Java provides a set of useful classes in it’s java.util.concurrent.atomic package. This package contains a small toolkit of classes that support lock-free (at least whenever possible) and thread-safe programming on single variables. But how can it be lock-free (or what does that mean)? How useful they are? When to use them?
The Java atomic package gives us a set of useful classes. They are a result of an effort to provide developers a set of atomic features for the most common race condition scenarios (check-then-act and read-modify-write). The JVM will try to enforce atomicity of such operations but it depends on the CPU features. By atomic operations I mean lock-free, however, in some CPUs it is still impossible to provide such features (atomicity depends on CPUs providing such features), however the JVM will still provide you a virtual atomic operation (a bit slower than atomic operations).
This atomic operations allows one to avoid synchronized blocks. They also guarantee the memory visibility (like volatil variables), that is, accesses (read/write) are done against the main memory.
The memory effects for accesses and updates of atomics generally follow the rules for volatiles, as stated in section 17.4 of The Java™ Language Specification.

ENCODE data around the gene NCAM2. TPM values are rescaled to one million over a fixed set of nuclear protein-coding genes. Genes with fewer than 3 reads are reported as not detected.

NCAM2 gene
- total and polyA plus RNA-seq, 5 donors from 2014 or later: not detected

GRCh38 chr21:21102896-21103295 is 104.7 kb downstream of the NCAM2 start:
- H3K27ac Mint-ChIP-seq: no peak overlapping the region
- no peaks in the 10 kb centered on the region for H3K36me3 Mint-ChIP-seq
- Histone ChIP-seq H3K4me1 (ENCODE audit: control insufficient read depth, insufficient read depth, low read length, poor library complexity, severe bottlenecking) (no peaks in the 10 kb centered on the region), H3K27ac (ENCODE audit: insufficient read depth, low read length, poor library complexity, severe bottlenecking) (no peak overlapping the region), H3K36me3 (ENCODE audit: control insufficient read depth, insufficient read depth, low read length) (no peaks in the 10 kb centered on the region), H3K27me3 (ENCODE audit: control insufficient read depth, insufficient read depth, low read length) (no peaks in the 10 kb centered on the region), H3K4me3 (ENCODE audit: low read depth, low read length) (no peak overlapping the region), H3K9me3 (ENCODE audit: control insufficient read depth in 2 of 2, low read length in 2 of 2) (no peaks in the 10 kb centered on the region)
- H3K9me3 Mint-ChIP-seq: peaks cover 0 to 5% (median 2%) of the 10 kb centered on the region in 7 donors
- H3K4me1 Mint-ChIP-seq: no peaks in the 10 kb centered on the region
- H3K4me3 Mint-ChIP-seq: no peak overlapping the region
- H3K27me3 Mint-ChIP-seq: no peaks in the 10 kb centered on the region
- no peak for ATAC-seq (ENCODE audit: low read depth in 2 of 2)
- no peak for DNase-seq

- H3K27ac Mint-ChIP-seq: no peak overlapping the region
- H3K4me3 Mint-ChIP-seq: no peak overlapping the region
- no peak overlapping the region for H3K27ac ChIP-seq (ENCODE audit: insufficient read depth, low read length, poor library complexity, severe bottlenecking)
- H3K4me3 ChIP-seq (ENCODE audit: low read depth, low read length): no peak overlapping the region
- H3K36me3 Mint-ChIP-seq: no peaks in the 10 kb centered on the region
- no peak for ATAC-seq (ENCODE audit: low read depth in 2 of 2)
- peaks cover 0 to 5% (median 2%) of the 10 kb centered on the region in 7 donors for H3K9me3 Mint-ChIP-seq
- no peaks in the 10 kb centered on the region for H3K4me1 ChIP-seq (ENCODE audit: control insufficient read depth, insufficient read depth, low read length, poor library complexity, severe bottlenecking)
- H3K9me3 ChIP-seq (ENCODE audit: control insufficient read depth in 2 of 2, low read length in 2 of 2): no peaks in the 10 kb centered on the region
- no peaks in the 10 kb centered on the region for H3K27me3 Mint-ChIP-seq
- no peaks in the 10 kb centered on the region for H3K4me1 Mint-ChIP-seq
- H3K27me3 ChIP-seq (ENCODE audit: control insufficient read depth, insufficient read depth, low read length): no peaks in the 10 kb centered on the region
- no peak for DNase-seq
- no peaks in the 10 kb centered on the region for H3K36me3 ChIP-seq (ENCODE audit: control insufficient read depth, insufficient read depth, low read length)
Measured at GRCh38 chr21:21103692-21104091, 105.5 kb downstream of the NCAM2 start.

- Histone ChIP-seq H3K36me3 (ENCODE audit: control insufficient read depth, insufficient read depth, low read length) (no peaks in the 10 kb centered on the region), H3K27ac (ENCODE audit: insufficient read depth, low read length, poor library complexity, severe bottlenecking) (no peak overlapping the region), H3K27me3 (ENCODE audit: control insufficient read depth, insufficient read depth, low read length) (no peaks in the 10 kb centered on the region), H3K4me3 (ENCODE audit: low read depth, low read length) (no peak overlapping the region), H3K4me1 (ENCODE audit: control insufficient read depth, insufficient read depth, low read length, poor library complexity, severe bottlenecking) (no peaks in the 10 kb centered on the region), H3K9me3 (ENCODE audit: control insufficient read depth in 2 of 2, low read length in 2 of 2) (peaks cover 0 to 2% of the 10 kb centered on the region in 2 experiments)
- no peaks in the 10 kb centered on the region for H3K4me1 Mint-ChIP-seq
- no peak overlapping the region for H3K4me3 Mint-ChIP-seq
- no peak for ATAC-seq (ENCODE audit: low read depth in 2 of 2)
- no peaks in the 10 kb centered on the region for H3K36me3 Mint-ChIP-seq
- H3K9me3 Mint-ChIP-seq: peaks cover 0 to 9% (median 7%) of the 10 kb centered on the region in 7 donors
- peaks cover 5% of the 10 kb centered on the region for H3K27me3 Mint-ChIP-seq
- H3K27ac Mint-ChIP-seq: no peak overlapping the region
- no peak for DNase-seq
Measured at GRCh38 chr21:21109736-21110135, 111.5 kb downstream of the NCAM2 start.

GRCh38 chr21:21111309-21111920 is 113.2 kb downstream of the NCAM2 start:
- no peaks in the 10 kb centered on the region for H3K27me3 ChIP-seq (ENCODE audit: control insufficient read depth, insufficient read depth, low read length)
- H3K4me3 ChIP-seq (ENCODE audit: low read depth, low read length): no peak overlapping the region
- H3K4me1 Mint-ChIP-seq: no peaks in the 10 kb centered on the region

gethas the memory effects of reading a
sethas the memory effects of writing (assigning) a
lazySethas the memory effects of writing (assigning) a
volatilevariable except that it permits reorderings with subsequent (but not previous) memory actions that do not themselves impose reordering constraints with ordinary non-
volatilewrites. Among other usage contexts,
lazySetmay apply when nulling out, for the sake of garbage collection, a reference that is never accessed again.
weakCompareAndSetatomically reads and conditionally writes a variable but does not create any happens-before orderings, so provides no guarantees with respect to previous or subsequent reads and writes of any variables other than the target of the
compareAndSetand all other read-and-update operations such as
getAndIncrementhave the memory effects of both reading and writing
So, from what was said before, we can say that Atomic classes are a good optimisation in terms of process management (no locking) but then they have the requirement of changing the main memory directly. In some scenarios this class is really useful, however not all scenarios are good. Usually, in enterprise applications the time it takes to write to main memory on each computation is expensive when comparing to the memory block flush of synchronized blocks.
Use it with wisely, have in consideration all that has been said. If your computation is only about few variables as your state, Atomic classes are really a good option.
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